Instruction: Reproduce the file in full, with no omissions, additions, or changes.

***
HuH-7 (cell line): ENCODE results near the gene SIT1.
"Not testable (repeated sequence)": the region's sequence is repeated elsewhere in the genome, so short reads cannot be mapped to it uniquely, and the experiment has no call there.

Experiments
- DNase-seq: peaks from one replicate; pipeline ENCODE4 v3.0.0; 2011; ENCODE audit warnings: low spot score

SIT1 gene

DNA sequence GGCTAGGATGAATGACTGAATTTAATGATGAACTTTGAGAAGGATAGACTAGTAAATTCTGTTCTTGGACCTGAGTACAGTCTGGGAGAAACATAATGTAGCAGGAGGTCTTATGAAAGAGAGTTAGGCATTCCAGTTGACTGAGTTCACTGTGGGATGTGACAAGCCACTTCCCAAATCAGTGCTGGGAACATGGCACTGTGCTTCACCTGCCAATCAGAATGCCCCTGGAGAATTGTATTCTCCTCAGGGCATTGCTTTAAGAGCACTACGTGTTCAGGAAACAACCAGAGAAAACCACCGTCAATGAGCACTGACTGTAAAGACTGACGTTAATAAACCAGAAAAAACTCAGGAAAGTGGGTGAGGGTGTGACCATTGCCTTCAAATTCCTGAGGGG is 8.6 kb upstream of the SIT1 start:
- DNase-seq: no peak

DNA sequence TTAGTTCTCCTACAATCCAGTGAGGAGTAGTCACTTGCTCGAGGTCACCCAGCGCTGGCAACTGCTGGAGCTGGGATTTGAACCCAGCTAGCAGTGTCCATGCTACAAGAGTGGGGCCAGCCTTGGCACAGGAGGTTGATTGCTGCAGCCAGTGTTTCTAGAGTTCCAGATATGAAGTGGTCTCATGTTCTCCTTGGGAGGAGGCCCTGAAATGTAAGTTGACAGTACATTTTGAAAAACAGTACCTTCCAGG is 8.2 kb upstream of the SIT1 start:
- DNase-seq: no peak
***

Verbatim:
HuH-7 (cell line): ENCODE results near the gene SIT1.
"Not testable (repeated sequence)": the region's sequence is repeated elsewhere in the genome, so short reads cannot be mapped to it uniquely, and the experiment has no call there.

Experiments
- DNase-seq: peaks from one replicate; pipeline ENCODE4 v3.0.0; 2011; ENCODE audit warnings: low spot score

SIT1 gene

DNA sequence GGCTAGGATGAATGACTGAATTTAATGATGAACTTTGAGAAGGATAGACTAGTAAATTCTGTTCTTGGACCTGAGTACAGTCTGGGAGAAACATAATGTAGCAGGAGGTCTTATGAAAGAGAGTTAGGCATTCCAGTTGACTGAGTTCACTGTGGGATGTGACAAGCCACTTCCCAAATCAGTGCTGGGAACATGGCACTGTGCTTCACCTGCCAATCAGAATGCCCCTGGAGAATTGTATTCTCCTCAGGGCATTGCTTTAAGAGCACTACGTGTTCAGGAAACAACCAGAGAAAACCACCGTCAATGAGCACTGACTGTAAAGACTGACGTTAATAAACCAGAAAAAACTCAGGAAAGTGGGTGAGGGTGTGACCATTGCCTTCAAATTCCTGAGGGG is 8.6 kb upstream of the SIT1 start:
- DNase-seq: no peak

DNA sequence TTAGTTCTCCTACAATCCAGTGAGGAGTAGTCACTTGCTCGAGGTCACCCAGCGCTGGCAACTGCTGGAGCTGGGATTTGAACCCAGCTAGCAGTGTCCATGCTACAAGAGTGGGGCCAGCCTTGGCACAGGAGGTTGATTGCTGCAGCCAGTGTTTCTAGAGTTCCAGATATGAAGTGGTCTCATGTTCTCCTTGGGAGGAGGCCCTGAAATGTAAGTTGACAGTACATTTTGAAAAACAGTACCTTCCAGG is 8.2 kb upstream of the SIT1 start:
- DNase-seq: no peak